Up at the top of the Bay, anglers were still enjoying a decent yellow perch run in the North East River and upper Bush River at the beginning of the week. Since then, persistent northwest winds have blown the water out of many tidal locations making fishing the shallows nearly impossible. Small minnows hooked on a jighead works great for the perch if they are still around once the water comes back in. White perch will be running in many of the tidal tributaries soon as well. Their spawning run tends to be more consistent than the yellows but with the erratic weather we are having, its hard to say when or where the white perch will start running. The white perch tend to prefer grass shrimp and bloodworms. These baits can be rigged on small jigs or bottom rigs when targeting the perch.
All the upper Bay’s tidal tributaries have a mix of blue and channel catfish that are becoming more active this time of year. We did hear from one reader who reported an improving catfish bite in the Susquehanna this week. The cats can be caught on a variety of cut baits including menhaden, eel, and chicken liver or breast.
Breeder sized rockfish are making their way up the Bay towards their spawning grounds and from the reports we have received, it seems as though they are running ahead of schedule this year. Any anglers looking to target rockfish should pay close attention to where they are fishing on the upper Bay. Certain areas are closed to targeting them entirely this month and others are catch and release only until the April closure. Maps of the Maryland Striped Bass Regulations can be found on the Maryland DNR website.
Way North Chesapeake Bay Fishing Report, March 10 Update:
Spring is almost here folks! Along with it will come some great fishing opportunities and we are already seeing better bites around the upper Bay region. The weather has been variable this month with cold fronts one day and unseasonably warm temperatures the next. A good shot of rain is expected to enter the region this Friday which will muddy up the waters in the Bay and cool down water temperatures. Up until this point the Susquehanna has been good for yellow perch but we have not seen much in the way of white perch yet. Once the water warms up more, we can expect the white perch to kick into gear for their spring spawning run.
At the Conowingo Dam, anglers are still catching a few walleye using paddletails and jerkbaits. We haven’t received any reports of rockfish being caught at the Dam or on the flats but if those fish aren’t already there, they should be there soon. Blue catfish are becoming more active this week and it seems that bite has really turned on in the tidal tributaries. Fresh cut baitfish and chicken baits usually get them biting. Areas with deeper holes or channel edges nearby are good places to target the cats. On warmer days, shallower areas with mud flats are good places to try once the afternoon sun has warmed the waters. Above the Conowingo Dam the smallmouth bite has been very good for anglers when the water conditions are right. Jerkbaits have been working very well and crawfish baits should work too as the crawfish emerge from their winter burrows.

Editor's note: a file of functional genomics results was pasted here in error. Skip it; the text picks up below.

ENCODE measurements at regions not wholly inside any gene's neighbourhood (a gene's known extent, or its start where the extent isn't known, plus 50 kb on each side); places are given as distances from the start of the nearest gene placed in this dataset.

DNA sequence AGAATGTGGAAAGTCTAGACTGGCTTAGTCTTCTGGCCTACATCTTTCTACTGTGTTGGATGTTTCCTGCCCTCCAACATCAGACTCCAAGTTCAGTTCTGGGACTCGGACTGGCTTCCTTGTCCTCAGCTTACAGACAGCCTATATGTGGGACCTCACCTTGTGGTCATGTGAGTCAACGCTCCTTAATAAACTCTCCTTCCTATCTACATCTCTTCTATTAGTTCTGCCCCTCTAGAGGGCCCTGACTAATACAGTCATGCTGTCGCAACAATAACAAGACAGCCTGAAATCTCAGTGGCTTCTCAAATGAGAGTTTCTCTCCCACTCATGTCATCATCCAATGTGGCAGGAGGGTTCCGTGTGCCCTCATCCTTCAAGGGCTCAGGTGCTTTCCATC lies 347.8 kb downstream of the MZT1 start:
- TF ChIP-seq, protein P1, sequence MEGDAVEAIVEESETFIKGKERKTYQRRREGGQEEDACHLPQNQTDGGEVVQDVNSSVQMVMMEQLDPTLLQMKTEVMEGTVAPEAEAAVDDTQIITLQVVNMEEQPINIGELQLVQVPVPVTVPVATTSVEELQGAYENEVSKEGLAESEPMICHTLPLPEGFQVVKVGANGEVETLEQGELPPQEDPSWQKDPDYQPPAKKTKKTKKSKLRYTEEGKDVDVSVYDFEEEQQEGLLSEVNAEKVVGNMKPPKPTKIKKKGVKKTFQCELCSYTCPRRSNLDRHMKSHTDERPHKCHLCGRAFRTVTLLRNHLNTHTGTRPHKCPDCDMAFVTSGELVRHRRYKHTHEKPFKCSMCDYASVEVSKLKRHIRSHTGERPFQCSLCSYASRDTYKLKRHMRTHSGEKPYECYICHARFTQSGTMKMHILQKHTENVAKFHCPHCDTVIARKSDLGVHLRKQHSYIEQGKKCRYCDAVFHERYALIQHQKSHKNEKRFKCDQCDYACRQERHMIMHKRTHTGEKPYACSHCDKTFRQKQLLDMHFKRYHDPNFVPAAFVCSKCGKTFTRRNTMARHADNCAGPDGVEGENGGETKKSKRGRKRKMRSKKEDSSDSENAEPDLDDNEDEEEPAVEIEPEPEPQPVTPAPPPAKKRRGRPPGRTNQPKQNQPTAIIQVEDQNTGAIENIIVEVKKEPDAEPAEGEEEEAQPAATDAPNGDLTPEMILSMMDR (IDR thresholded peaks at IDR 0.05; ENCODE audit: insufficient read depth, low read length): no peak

Way North Chesapeake Bay Fishing Report, March 3 Update:
Spring is right around the corner and many anglers are gearing up for warmer weather and more fishing opportunities. We checked in with Sarge’s Bait and Tackle who said many anglers are still catching yellow perch and a few white perch. Minnows have been the ticket for the yellows and bloodworms are working well for the white perch starting to show up. Areas around Perryville, the Northeast River, and up on the Susquehanna are producing on the perch front. Earlier in the week the fish were still in the deeper holes but reports indicate that the yellows are pushing further up into the tribs.
Many anglers on the Susquehanna are reporting excellent smallmouth fishing with some largemouth in the mix too. One boat reported a double digit day despite sub-freezing morning temperatures. Jerkbaits and jigs are working well. A decent shot of rain is expected Friday so it may muddy up the water over the weekend. As always, catfish are plentiful in the upper Bay and can be caught all along the 95 corridor. March is a great time to target the blue catfish as they become more active. It’s always good idea to keep any blue cats that are caught since they are invasive, but they also make excellent table fare